Turkey seeks arrest of 2 former aides to Saudi crown prince
ISTANBUL (AP) — Turkey is seeking the arrest of two former aides to Saudi Crown Prince Mohammed bin Salman who were dismissed amid the fallout from the killing of Washington Post columnist Jamal Khashoggi.
The U.N.’s human rights chief, meanwhile, said an international probe is needed into Khashoggi’s death.
Turkey’s official Anadolu news agency said Wednesday a court approved arrest warrants for former royal court adviser Saud al-Qahtani and former deputy intelligence chief Ahmed al-Assiri, who are believed to have overseen the team that killed and dismembered Khashoggi at the kingdom’s Istanbul consulate in October. Saudi authorities say the agents who killed Khashoggi exceeded their authority.
The Istanbul chief prosecutor’s Tuesday court application says there is “strong suspicion” the two aides were involved in planning the killing.
Turkey has been seeking to extradite 18 suspects, including 15 members of the alleged assassination squad. The government says a trial in Turkey would provide transparency and accountability and says Saudi authorities have not fully cooperated with the probe.
Speaking in Brussels, Turkey’s Foreign Minister Mevlut Cavusoglu said Wednesday that Turkey had been “patiently” requesting information from the Saudi investigation. He said Saudi Arabia instead gave “contradictory statements” and called on the kingdom “to be transparent towards us and the international community, share what has resulted from the investigations.”
Speaking on condition of anonymity in line with government protocol, a senior Turkish official familiar with the investigation said the arrest warrants reflect Turkey’s view that Saudi Arabia won’t hold the suspects accountable.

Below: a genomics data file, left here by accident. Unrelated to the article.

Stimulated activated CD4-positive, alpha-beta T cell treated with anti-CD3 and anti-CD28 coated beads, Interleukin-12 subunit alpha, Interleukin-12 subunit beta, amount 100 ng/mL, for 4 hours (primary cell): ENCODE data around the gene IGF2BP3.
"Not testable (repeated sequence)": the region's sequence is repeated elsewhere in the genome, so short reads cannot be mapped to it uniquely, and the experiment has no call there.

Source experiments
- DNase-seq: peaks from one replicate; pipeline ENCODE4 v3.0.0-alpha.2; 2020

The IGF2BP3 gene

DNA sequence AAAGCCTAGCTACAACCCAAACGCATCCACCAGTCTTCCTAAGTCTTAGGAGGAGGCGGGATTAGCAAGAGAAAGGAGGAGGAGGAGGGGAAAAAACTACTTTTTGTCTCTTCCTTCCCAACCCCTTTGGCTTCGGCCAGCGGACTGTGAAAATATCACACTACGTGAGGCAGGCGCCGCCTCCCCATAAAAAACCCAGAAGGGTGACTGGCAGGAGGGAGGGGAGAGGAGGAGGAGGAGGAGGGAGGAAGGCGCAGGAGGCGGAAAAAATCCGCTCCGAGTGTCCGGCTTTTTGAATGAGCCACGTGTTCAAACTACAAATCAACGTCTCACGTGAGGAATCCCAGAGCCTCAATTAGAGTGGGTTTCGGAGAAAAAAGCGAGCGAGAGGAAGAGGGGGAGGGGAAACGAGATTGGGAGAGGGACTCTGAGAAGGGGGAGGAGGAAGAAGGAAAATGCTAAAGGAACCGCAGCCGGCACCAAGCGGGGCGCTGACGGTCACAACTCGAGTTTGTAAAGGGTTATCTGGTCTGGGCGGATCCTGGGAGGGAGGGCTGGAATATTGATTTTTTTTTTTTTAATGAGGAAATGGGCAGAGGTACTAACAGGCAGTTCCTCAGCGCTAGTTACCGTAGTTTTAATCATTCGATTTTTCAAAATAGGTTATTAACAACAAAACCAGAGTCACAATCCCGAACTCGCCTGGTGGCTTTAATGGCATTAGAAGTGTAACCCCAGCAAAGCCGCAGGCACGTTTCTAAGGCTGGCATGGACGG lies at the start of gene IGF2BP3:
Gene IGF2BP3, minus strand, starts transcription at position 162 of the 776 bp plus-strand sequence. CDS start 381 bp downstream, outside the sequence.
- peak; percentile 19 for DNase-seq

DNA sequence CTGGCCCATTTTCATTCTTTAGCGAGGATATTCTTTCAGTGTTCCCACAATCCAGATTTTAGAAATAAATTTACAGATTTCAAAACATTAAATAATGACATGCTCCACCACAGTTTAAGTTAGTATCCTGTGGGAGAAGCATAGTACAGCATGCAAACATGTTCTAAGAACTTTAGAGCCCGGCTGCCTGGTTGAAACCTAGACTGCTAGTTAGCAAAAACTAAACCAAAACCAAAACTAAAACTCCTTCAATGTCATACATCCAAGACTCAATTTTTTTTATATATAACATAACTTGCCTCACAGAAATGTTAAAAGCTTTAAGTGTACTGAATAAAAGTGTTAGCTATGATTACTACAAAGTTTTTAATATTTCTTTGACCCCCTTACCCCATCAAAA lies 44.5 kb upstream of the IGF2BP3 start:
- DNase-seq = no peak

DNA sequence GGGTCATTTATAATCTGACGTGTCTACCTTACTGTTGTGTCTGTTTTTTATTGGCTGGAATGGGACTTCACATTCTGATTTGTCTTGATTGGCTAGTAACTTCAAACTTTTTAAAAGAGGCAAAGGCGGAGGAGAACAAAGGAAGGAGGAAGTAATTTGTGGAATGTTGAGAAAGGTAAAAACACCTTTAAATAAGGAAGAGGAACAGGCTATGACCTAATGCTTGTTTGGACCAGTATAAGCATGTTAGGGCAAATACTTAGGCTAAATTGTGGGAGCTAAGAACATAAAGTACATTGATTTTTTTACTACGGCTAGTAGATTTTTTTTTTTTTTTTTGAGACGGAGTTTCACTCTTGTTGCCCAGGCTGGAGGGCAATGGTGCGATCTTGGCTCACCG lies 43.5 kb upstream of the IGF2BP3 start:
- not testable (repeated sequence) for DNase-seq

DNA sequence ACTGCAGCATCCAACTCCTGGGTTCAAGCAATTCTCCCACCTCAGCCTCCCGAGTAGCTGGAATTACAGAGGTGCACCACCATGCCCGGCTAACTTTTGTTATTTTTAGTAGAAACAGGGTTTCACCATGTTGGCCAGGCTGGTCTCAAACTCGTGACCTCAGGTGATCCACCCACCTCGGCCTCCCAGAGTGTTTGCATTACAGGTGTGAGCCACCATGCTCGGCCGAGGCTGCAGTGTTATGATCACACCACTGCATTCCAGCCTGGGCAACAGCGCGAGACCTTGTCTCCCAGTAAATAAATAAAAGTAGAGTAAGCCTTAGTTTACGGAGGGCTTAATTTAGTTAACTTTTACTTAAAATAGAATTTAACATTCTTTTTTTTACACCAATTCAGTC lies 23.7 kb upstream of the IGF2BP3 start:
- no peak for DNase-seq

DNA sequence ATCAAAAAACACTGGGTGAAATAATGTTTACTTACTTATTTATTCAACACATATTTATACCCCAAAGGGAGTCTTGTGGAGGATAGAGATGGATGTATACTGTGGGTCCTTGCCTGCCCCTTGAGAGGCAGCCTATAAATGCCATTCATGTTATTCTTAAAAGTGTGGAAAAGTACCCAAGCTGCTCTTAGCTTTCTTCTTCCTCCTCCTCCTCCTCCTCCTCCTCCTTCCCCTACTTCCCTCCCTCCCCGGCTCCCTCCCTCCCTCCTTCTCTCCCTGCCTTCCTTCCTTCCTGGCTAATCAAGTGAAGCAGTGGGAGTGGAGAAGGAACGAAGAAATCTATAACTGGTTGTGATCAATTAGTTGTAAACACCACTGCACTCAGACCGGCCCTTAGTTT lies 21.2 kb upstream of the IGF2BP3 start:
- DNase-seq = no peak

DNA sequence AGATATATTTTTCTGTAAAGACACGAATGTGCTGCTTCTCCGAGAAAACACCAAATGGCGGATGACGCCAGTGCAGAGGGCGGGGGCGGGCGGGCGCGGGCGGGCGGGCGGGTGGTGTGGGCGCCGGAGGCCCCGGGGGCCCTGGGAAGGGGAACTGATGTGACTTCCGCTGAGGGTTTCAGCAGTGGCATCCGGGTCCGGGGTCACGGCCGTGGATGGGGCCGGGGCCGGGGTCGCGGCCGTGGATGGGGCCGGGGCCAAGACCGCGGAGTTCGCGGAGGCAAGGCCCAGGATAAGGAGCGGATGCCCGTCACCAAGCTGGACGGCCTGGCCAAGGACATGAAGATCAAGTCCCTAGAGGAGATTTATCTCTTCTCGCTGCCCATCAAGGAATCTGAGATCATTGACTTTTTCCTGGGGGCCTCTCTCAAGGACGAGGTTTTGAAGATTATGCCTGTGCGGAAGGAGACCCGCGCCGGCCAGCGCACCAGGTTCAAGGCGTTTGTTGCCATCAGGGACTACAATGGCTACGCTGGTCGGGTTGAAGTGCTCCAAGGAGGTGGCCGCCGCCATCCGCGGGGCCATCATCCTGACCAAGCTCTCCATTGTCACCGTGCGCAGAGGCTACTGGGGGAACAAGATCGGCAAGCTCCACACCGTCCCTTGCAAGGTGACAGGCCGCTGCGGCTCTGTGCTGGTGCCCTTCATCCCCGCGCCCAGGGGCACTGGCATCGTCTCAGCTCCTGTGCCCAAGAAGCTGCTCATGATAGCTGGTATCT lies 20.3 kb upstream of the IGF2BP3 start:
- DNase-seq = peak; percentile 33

“The international community seems to doubt Saudi Arabia’s commitment to prosecute this heinous crime,” the official said, adding that by extraditing all suspects to Turkey, “Saudi authorities could address those concerns.”
Saudi Arabia has detained 21 people and says it is seeking the death penalty for five. Saudi authorities initially said Khashoggi, who had written articles critical of the crown prince’s policies, had disappeared after safely leaving the consulate. It only acknowledged he was killed after Turkish press reports based on intelligence leaks revealed extensive details of the operation.
Khashoggi had visited the consulate on Oct. 2 to obtain documents required to wed his Turkish fiancée. His remains are still to be found, and Turkey has repeatedly demanded that Saudi officials reveal the identity of a local collaborator who may have disposed of the body.
U.S. intelligence assessments and experts say it’s unlikely the killing could have happened without the crown prince’s knowledge.
U.N. human rights chief Michelle Bachelet said an international investigation is needed into the “awful” killing of Khashoggi.
Speaking at a news conference in Geneva timed for the 70th anniversary of the Universal Declaration of Human Rights, she alluded to similar calls from outside experts linked to the U.N. human rights office.
“We also call for an international investigation,” she said. “We mentioned to the (U.N.) secretary-general that we thought it was needed, a criminal investigation — international investigation.”
She said her office doesn’t have the mandate to conduct a criminal investigation, however.
Cavusoglu said if needed, Turkey would not refrain from an international investigation, adding that he discussed it with counterparts at NATO meetings and President Recep Tayyip Erdogan with world leaders during last week’s G20 summit.
Associated Press writer Jamey Keaten in Geneva contributed to this report.